Byju's seeks new funding at less than $2 billion valuation, a 90% drop | TechCrunch
Byju’s, once valued at $22 billion, is willing to cut its valuation to below $2 billion as it hunts for new funding, a person familiar with the matter told TechCrunch.
The Bengaluru-headquartered startup, once India’s most valuable, is looking to raise $100 million to $300 million in new funding via a rights issue and the edtech group’s chief executive and co-founder Byju Raveendran has agreed to step down from the top role in the interest of improved governance after the new funding, according to two people familiar with the matter.
Byju’s willingness to cut the valuation is a stunning reversal of fortune for the startup, once the poster child of the Indian startup ecosystem. The startup, which spent more than $2.5 billion in 2021 and 2022 acquiring over half a dozen firms globally, was once showered a valuation as high as $50 billion by marquee investment bankers, TechCrunch earlier reported.
A Byju’s spokesperson declined to comment.
Byju’s has been chasing for new funding for nearly a year. The startup was close to raising about $1 billion last year, but the talks derailed after the auditor Deloitte and three key board members quit the startup. Instead, Byju’s ended up raising less than $150 million in that round from Davidson Kempner and had to payback the investor the full amount after making a technical default in a separate $1.2B TLB loan.
The new funding deliberation follows BlackRock cutting the value of its holding in Byju’s, slashing the implied valuation of the Indian startup to about $1 billion, according to disclosures made by the asset manager.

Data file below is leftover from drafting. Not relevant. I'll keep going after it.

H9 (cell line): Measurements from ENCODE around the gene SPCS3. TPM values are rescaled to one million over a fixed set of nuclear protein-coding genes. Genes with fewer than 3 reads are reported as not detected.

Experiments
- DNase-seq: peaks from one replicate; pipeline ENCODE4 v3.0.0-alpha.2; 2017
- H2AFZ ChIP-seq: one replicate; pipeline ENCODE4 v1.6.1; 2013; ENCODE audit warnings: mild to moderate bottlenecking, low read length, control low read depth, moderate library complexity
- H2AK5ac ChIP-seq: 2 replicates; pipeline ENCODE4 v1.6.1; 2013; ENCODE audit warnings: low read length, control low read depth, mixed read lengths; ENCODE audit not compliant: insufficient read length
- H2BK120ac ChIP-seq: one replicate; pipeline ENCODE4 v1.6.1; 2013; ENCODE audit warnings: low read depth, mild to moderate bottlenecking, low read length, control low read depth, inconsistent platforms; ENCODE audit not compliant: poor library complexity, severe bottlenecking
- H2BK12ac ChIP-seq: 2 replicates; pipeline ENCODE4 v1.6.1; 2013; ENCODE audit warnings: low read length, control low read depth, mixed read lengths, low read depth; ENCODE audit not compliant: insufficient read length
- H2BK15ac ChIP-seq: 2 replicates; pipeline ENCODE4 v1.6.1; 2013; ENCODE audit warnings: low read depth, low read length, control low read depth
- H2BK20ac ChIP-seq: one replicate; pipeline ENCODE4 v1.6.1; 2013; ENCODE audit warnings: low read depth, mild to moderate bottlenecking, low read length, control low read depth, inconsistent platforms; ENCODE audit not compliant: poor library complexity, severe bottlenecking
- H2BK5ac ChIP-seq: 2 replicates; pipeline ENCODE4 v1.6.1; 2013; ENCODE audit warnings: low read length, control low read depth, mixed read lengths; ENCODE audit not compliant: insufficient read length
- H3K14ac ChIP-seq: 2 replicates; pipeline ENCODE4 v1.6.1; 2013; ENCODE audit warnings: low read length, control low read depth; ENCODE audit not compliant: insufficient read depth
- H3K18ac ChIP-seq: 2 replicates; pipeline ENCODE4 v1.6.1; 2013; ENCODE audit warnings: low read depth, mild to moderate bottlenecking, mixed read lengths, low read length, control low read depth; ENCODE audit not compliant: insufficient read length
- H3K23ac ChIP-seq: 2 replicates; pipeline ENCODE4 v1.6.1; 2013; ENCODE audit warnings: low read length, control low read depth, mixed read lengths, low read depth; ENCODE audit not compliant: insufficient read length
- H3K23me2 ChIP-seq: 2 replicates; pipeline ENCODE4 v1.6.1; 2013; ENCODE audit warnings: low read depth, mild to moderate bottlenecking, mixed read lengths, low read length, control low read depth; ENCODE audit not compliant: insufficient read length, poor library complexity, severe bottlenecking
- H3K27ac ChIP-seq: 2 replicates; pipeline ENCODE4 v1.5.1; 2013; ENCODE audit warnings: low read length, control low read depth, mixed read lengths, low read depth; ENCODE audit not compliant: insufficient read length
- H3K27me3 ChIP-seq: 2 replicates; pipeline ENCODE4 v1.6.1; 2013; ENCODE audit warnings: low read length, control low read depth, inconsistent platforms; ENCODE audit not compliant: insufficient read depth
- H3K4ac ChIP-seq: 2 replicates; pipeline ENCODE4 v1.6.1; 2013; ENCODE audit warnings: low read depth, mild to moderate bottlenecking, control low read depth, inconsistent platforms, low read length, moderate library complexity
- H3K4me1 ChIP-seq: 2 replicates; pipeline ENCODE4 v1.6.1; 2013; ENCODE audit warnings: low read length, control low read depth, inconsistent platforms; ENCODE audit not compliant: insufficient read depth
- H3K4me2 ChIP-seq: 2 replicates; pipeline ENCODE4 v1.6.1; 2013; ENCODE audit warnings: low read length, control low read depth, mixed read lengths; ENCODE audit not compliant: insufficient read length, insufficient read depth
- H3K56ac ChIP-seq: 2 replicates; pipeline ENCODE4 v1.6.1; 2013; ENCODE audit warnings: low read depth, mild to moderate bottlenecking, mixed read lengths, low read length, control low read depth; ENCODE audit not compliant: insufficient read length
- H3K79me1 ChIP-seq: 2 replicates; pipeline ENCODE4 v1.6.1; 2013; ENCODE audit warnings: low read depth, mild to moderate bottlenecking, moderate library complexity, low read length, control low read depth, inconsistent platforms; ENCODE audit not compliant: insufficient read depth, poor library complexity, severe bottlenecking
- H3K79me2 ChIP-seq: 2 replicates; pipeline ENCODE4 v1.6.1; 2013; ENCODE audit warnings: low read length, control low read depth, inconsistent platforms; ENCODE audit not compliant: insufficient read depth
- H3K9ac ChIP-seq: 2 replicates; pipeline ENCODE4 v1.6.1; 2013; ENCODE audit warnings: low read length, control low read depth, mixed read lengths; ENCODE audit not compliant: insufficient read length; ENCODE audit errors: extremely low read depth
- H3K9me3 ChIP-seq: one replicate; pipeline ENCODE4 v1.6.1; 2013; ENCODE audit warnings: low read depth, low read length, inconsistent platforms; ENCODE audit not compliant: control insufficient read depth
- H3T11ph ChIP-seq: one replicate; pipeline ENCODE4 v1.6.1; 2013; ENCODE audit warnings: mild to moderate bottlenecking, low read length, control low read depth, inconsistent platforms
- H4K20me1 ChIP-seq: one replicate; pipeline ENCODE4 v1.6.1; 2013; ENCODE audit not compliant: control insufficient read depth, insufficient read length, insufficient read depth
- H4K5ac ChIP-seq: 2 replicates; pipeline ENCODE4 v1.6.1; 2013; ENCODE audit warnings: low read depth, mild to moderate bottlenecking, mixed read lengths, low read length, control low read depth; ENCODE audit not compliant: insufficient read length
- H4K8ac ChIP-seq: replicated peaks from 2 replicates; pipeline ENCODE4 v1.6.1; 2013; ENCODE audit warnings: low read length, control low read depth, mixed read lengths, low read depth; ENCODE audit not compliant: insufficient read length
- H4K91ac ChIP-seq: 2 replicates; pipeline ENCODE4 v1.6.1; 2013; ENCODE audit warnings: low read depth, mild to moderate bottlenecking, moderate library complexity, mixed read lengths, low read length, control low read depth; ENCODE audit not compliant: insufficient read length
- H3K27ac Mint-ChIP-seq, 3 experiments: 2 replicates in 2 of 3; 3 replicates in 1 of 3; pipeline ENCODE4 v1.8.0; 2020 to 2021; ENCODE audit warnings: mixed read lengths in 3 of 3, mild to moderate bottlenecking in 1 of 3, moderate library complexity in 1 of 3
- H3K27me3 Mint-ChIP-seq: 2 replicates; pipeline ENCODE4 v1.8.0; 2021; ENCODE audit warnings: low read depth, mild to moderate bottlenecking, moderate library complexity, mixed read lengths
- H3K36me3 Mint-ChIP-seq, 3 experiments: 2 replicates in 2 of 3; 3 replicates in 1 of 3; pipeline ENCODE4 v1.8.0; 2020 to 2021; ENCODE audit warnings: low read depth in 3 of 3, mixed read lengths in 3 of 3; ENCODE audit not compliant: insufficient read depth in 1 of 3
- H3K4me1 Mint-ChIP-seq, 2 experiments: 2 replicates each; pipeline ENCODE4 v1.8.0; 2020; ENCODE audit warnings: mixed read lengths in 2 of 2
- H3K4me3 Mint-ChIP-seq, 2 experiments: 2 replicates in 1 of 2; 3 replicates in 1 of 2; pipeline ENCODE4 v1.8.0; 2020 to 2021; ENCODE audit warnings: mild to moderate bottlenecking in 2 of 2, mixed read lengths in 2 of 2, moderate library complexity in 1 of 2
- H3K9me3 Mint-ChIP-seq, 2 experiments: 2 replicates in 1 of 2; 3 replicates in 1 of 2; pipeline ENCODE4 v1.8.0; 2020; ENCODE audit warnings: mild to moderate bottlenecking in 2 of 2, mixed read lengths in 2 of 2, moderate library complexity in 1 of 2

Byju’s was preparing to go public in early 2022 through a SPAC deal that would have valued the company at up to $40 billion. However, Russia’s invasion of Ukraine in February sent markets downward, forcing Byju’s to put its IPO plans on hold, according to a source familiar with the matter. As market conditions worsened, so too did the business outlook for Byju’s. The company began facing mounting pressure from investors to address issues that it had previously left unresolved.
The startup has been backed by over a dozen movers and shakers in the industry, from Peak XV Partners to Lightspeed, UBS and Chan Zuckerberg Initiative. Byju’s, which gained initial popularity in India because its tutors used intuitive ways — tackling complex concepts using real-life objects such as pizza and cake — has raised over $5 billion in equity and debt in the past decade.
Byju’s today is reeling from a series of challenges: It’s struggling to raise capital, make payroll and pay off its billion-plus debt. It missed its revenue target for the financial year ending in March 2022, the startup disclosed in a much-delayed account last month. Its CFO Ajay Goel left the startup in less than seven months to return to Vedanta in late October. Prosus publicly slammed the Bengaluru-headquartered startup in July for not evolving sufficiently and disregarding the investor’s advice and recommendations despite repeated attempts.